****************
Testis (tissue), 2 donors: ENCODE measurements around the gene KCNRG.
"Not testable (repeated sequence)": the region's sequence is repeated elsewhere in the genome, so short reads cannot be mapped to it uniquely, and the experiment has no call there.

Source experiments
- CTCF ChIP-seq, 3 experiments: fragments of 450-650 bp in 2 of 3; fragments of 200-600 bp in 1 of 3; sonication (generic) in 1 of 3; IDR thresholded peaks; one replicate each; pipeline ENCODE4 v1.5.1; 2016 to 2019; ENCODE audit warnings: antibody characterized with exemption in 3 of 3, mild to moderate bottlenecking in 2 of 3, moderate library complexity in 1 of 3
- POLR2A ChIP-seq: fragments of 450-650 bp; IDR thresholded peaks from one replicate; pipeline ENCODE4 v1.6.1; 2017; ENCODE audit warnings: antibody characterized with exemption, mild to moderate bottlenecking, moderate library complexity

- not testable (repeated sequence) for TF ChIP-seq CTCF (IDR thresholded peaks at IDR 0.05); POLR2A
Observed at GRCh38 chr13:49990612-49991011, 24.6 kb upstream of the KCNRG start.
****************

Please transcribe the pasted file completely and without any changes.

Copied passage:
Testis (tissue), 2 donors: ENCODE measurements around the gene KCNRG.
"Not testable (repeated sequence)": the region's sequence is repeated elsewhere in the genome, so short reads cannot be mapped to it uniquely, and the experiment has no call there.

Source experiments
- CTCF ChIP-seq, 3 experiments: fragments of 450-650 bp in 2 of 3; fragments of 200-600 bp in 1 of 3; sonication (generic) in 1 of 3; IDR thresholded peaks; one replicate each; pipeline ENCODE4 v1.5.1; 2016 to 2019; ENCODE audit warnings: antibody characterized with exemption in 3 of 3, mild to moderate bottlenecking in 2 of 3, moderate library complexity in 1 of 3
- POLR2A ChIP-seq: fragments of 450-650 bp; IDR thresholded peaks from one replicate; pipeline ENCODE4 v1.6.1; 2017; ENCODE audit warnings: antibody characterized with exemption, mild to moderate bottlenecking, moderate library complexity

- not testable (repeated sequence) for TF ChIP-seq CTCF (IDR thresholded peaks at IDR 0.05); POLR2A
Observed at GRCh38 chr13:49990612-49991011, 24.6 kb upstream of the KCNRG start.